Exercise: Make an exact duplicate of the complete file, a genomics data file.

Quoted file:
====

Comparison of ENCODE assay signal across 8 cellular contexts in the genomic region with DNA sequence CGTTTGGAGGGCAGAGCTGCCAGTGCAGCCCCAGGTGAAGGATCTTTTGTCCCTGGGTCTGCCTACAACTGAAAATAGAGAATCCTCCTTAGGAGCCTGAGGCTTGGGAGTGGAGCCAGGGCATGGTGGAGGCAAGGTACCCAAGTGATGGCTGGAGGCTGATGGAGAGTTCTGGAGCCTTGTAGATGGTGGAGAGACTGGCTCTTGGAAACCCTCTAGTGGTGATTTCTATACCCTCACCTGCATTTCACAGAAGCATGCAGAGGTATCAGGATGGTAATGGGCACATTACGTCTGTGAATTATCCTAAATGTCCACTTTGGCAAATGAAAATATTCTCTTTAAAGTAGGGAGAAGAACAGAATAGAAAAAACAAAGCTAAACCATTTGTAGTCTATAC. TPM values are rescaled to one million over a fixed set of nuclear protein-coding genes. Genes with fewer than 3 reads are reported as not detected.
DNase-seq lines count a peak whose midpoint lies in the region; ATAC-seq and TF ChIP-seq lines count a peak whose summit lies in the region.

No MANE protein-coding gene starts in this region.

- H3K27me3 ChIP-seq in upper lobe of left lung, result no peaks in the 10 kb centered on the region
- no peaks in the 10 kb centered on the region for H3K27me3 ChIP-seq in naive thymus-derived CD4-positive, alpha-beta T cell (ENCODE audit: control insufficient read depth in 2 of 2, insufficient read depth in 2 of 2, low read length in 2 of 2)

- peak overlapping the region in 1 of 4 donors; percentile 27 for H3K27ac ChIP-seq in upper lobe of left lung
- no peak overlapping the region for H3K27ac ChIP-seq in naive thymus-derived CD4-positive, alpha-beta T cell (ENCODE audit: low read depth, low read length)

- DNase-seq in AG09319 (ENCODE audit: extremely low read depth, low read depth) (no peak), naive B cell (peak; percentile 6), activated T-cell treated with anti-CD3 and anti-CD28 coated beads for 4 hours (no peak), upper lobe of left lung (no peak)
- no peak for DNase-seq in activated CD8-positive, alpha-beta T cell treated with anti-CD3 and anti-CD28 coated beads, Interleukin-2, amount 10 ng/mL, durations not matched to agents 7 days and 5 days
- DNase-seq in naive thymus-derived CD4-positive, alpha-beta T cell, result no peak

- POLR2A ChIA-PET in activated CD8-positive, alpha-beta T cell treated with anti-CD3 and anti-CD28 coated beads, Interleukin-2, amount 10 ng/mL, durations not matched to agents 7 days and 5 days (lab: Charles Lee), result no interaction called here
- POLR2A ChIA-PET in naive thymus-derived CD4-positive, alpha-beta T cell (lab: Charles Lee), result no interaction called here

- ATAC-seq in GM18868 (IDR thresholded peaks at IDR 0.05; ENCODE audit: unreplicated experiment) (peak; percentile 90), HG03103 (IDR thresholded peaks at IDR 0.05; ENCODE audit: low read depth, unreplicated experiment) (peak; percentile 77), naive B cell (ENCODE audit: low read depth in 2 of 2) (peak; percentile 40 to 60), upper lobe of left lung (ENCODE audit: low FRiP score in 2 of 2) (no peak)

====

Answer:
Comparison of ENCODE assay signal across 8 cellular contexts in the genomic region with DNA sequence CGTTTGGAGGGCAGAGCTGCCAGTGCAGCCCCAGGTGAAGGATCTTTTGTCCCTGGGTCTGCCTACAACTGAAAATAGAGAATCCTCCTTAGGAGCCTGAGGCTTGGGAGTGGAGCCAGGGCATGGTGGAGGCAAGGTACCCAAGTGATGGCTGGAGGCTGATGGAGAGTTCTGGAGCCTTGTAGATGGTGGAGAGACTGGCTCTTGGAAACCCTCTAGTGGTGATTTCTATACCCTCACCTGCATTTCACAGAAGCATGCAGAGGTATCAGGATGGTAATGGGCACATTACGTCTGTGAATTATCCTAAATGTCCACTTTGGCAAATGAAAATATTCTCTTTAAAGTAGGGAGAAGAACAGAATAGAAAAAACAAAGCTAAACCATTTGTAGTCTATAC. TPM values are rescaled to one million over a fixed set of nuclear protein-coding genes. Genes with fewer than 3 reads are reported as not detected.
DNase-seq lines count a peak whose midpoint lies in the region; ATAC-seq and TF ChIP-seq lines count a peak whose summit lies in the region.

No MANE protein-coding gene starts in this region.

- H3K27me3 ChIP-seq in upper lobe of left lung, result no peaks in the 10 kb centered on the region
- no peaks in the 10 kb centered on the region for H3K27me3 ChIP-seq in naive thymus-derived CD4-positive, alpha-beta T cell (ENCODE audit: control insufficient read depth in 2 of 2, insufficient read depth in 2 of 2, low read length in 2 of 2)

- peak overlapping the region in 1 of 4 donors; percentile 27 for H3K27ac ChIP-seq in upper lobe of left lung
- no peak overlapping the region for H3K27ac ChIP-seq in naive thymus-derived CD4-positive, alpha-beta T cell (ENCODE audit: low read depth, low read length)

- DNase-seq in AG09319 (ENCODE audit: extremely low read depth, low read depth) (no peak), naive B cell (peak; percentile 6), activated T-cell treated with anti-CD3 and anti-CD28 coated beads for 4 hours (no peak), upper lobe of left lung (no peak)
- no peak for DNase-seq in activated CD8-positive, alpha-beta T cell treated with anti-CD3 and anti-CD28 coated beads, Interleukin-2, amount 10 ng/mL, durations not matched to agents 7 days and 5 days
- DNase-seq in naive thymus-derived CD4-positive, alpha-beta T cell, result no peak

- POLR2A ChIA-PET in activated CD8-positive, alpha-beta T cell treated with anti-CD3 and anti-CD28 coated beads, Interleukin-2, amount 10 ng/mL, durations not matched to agents 7 days and 5 days (lab: Charles Lee), result no interaction called here
- POLR2A ChIA-PET in naive thymus-derived CD4-positive, alpha-beta T cell (lab: Charles Lee), result no interaction called here

- ATAC-seq in GM18868 (IDR thresholded peaks at IDR 0.05; ENCODE audit: unreplicated experiment) (peak; percentile 90), HG03103 (IDR thresholded peaks at IDR 0.05; ENCODE audit: low read depth, unreplicated experiment) (peak; percentile 77), naive B cell (ENCODE audit: low read depth in 2 of 2) (peak; percentile 40 to 60), upper lobe of left lung (ENCODE audit: low FRiP score in 2 of 2) (no peak)